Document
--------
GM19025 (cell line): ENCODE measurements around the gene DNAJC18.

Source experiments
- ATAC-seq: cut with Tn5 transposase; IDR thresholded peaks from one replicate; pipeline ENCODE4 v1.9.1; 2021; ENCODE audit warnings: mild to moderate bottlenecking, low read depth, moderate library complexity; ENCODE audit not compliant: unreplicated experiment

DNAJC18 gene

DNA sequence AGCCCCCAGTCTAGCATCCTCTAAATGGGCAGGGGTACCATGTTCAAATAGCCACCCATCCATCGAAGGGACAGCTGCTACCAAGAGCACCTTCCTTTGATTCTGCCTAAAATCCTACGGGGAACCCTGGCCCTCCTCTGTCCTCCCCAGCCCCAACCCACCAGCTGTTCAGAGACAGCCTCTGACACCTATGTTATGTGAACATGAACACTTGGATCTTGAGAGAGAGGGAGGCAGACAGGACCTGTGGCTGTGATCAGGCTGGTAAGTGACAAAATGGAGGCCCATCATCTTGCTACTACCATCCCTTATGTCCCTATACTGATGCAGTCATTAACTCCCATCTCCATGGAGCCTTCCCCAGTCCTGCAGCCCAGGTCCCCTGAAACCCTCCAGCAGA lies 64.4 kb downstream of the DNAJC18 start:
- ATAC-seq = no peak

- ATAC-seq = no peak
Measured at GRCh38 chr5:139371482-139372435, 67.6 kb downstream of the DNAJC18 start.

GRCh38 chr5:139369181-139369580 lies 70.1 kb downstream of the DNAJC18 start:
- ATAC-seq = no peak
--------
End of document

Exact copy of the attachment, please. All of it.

GM19025 (cell line): ENCODE measurements around the gene DNAJC18.

Source experiments
- ATAC-seq: cut with Tn5 transposase; IDR thresholded peaks from one replicate; pipeline ENCODE4 v1.9.1; 2021; ENCODE audit warnings: mild to moderate bottlenecking, low read depth, moderate library complexity; ENCODE audit not compliant: unreplicated experiment

DNAJC18 gene

DNA sequence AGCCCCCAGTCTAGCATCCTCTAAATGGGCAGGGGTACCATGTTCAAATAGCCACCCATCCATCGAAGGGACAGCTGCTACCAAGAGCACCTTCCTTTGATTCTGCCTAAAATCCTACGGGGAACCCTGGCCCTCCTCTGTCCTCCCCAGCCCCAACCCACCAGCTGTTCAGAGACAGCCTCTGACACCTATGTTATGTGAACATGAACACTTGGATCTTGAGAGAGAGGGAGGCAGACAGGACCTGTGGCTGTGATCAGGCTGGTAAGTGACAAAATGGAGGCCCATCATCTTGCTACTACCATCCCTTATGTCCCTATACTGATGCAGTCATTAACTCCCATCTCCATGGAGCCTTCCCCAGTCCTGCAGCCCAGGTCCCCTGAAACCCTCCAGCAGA lies 64.4 kb downstream of the DNAJC18 start:
- ATAC-seq = no peak

- ATAC-seq = no peak
Measured at GRCh38 chr5:139371482-139372435, 67.6 kb downstream of the DNAJC18 start.

GRCh38 chr5:139369181-139369580 lies 70.1 kb downstream of the DNAJC18 start:
- ATAC-seq = no peak